ATF proposes rule to close 'gun show loophole'
The rule comes after bipartisan legislation was passed last year.
A new proposed rule by the Bureau of Alcohol, Tobacco, Firearms and Explosives would increase what is required to obtain a federal firearms license (FFL) for gun sellers across the country -- an attempt to end what gun control advocates term "the gun show loophole."
Justice Department officials told reporters that prior to the Bipartisan Safer Communities Act, which was signed into law last June, those "engaged in the business" of a firearms dealer were defined broadly. The definition that ATF is proposing is more specific in an effort to better regulate the market in accordance with the new federal law.
"The prior definition before that, [before] the BSCA was implemented and signed by the president, focused on when a person earns their livelihood from dealing in firearms," a senior DOJ official said on the call with reporters. "The revised, new definition covers anyone devotes time, attention and labor to dealing with firearms as a regular course of trade or business to predominantly earn a profit. So, the rulemaking is focused on that new terminology to predominantly earn a profit."
"The proposed rule would amend the ATF regulations to clarify that firearm dealing that requires a license and conduct conducting a background check does not solely occur in brick-and-mortar stores," a senior DOJ official said. "It also encompasses dealing at gun shows flea markets mail order and over the internet. The proposed rule reinforces and makes clear that there is no gun show loophole, there is no internet loophole recognized under federal law. Instead, a gun dealer must obtain a license and run background checks, no matter what menu that person engages in this."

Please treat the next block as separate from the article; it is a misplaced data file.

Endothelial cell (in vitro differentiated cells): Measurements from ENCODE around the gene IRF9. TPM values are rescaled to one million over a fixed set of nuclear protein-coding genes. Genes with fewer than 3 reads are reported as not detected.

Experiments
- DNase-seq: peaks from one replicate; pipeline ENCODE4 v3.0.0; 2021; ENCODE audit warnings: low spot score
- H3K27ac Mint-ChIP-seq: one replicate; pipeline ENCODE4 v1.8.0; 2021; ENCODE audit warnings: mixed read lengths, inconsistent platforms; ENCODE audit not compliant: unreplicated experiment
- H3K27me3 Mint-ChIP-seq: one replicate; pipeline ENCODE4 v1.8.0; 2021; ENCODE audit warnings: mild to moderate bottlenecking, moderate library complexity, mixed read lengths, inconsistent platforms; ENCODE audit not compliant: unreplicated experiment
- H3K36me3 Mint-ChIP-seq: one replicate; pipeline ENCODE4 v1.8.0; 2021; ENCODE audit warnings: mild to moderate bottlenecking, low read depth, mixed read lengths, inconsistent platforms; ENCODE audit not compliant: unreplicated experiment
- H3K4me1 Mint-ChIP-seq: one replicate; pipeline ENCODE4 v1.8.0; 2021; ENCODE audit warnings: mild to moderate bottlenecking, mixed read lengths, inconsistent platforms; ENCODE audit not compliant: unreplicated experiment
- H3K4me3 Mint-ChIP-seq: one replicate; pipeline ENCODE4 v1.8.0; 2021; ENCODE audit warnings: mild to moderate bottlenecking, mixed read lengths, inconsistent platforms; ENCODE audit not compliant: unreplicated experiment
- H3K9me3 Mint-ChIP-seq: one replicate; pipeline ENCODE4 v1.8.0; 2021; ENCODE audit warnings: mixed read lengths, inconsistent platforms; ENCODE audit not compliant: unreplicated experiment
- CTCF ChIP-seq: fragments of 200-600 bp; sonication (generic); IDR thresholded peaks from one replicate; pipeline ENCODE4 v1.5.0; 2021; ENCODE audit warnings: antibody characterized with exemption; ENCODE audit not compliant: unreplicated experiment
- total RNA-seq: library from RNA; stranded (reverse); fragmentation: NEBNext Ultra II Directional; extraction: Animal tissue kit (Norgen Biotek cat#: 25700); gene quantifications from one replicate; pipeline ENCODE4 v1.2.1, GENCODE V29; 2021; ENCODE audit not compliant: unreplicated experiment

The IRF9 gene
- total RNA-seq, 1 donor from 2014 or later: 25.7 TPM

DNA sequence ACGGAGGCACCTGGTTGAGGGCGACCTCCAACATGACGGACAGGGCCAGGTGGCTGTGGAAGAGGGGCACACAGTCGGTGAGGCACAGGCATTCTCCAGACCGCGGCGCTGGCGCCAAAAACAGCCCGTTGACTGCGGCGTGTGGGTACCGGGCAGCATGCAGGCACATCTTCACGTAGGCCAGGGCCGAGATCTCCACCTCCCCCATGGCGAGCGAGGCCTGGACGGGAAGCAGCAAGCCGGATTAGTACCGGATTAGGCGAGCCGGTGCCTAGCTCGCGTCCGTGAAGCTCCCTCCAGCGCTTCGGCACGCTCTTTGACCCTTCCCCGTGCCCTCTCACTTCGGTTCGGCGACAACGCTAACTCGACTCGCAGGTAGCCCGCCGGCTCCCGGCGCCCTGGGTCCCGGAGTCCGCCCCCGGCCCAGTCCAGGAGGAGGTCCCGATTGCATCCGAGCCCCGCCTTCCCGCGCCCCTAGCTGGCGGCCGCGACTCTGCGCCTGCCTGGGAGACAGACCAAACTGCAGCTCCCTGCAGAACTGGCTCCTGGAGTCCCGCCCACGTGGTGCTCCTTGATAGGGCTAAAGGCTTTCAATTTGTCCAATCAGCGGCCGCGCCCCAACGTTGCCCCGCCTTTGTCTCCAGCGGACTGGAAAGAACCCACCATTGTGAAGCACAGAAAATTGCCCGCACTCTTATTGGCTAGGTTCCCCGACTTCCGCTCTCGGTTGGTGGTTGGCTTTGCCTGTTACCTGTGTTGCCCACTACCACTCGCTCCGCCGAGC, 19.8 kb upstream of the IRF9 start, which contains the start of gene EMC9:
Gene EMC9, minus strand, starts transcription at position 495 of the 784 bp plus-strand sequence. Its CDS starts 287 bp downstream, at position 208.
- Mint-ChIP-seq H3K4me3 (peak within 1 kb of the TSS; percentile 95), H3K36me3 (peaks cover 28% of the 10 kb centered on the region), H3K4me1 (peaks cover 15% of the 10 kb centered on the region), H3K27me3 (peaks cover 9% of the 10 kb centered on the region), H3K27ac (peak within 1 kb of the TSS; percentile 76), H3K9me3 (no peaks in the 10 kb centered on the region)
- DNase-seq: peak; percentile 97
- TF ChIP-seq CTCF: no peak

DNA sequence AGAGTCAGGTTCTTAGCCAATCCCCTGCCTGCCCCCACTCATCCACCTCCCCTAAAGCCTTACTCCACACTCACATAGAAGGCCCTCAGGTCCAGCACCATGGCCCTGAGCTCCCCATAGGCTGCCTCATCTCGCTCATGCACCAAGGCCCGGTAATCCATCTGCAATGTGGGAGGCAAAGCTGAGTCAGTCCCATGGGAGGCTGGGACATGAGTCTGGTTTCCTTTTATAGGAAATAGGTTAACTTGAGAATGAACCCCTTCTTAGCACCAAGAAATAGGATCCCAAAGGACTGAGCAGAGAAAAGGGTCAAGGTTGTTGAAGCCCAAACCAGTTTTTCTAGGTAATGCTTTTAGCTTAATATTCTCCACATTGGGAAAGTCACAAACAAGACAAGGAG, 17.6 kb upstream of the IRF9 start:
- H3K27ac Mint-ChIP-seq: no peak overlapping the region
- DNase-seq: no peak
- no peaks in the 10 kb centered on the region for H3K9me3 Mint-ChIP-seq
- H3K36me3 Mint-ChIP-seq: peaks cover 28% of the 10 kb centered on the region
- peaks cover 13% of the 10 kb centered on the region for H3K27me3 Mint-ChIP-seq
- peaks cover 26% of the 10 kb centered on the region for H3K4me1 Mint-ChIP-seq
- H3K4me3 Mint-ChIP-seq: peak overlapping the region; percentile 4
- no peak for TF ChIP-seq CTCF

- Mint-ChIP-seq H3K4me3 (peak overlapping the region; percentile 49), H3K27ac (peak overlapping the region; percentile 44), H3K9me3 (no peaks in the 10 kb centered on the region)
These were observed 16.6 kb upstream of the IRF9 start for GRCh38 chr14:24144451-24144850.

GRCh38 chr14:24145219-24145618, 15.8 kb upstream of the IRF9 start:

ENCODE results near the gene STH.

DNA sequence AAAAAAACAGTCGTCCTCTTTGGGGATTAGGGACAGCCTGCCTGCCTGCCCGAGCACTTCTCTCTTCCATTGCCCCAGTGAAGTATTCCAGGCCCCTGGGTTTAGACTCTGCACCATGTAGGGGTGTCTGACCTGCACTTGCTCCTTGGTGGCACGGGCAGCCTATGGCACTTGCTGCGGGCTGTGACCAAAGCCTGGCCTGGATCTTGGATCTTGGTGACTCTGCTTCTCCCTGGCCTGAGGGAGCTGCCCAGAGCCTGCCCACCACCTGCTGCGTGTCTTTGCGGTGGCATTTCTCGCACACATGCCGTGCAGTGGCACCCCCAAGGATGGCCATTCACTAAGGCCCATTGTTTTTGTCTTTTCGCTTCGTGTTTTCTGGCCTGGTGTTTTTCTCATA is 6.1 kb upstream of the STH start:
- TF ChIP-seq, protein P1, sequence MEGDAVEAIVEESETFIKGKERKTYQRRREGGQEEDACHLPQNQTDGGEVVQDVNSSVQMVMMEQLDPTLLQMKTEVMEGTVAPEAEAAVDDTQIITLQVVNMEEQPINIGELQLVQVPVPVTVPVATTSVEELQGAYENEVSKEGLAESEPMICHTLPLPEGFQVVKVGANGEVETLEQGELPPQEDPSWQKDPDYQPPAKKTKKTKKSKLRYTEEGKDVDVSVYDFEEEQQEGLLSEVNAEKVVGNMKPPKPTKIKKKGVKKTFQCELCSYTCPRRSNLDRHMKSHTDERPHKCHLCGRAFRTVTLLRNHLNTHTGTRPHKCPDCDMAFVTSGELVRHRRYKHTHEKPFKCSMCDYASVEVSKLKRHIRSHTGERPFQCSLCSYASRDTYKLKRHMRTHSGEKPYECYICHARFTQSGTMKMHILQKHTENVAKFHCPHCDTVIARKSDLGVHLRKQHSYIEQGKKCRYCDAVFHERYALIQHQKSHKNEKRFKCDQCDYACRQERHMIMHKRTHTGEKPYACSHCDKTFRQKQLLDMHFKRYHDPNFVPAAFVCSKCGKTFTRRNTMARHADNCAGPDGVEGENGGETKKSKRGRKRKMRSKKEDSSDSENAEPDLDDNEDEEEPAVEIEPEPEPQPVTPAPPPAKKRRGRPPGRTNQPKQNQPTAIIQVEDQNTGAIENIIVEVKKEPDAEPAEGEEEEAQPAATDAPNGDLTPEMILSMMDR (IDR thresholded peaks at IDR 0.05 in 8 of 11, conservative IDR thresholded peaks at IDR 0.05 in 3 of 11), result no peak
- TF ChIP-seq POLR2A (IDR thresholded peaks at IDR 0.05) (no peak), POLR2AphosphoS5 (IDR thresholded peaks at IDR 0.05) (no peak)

In 1968, Congress passed the Gun Control Act of 1968, establishing FFLs, but some dealers have not obtained them, because they have ether "done that by choice or because they were unclear as to whether they're kind of conduct required them to be licensed," ATF Director Steve Dettelbach told reporters.
"The impact is the same and significant," Dettlebach said. "Because they are not FFLs these unlicensed dealers sell guns without running background checks without keeping records and without observing the other crucial public safety requirements by which the FFL community abides."
Gun rights groups criticized the Biden administration's proposal.
"First, they said five guns, but now, anyone who sells a single firearm in a given year and makes even a penny of profit will be subject to dealer requirements, including a background check," Erich Pratt, Gun Owners of American Senior Vice President, said in a statement. "People need to realize this is just the next step in the anti-gunners' longform playbook to enact backdoor universal registration of firearms, and eventually, to confiscate all firearms. They will not stop until that day."
But gun control advocates said that the Biden administration was delivering on its promises.
"We're grateful to the Biden-Harris Administration and ATF for making good on their commitment to set a common-sense standard: If you're offering guns for sale online or at a gun show then you're presumed to be trying to make a profit, and you need to run background checks on your customers," said John Feinblatt, president of Everytown for Gun Safety. "Closing the gun seller loophole will significantly expand background checks on gun sales, keep weapons out of the hands of dangerous people, and ultimately save lives. We intend to submit formal comments on this proposal and urge ATF to finalize this rule as quickly as possible."
The public will have 90 days to comment on the proposed rule on the federal register.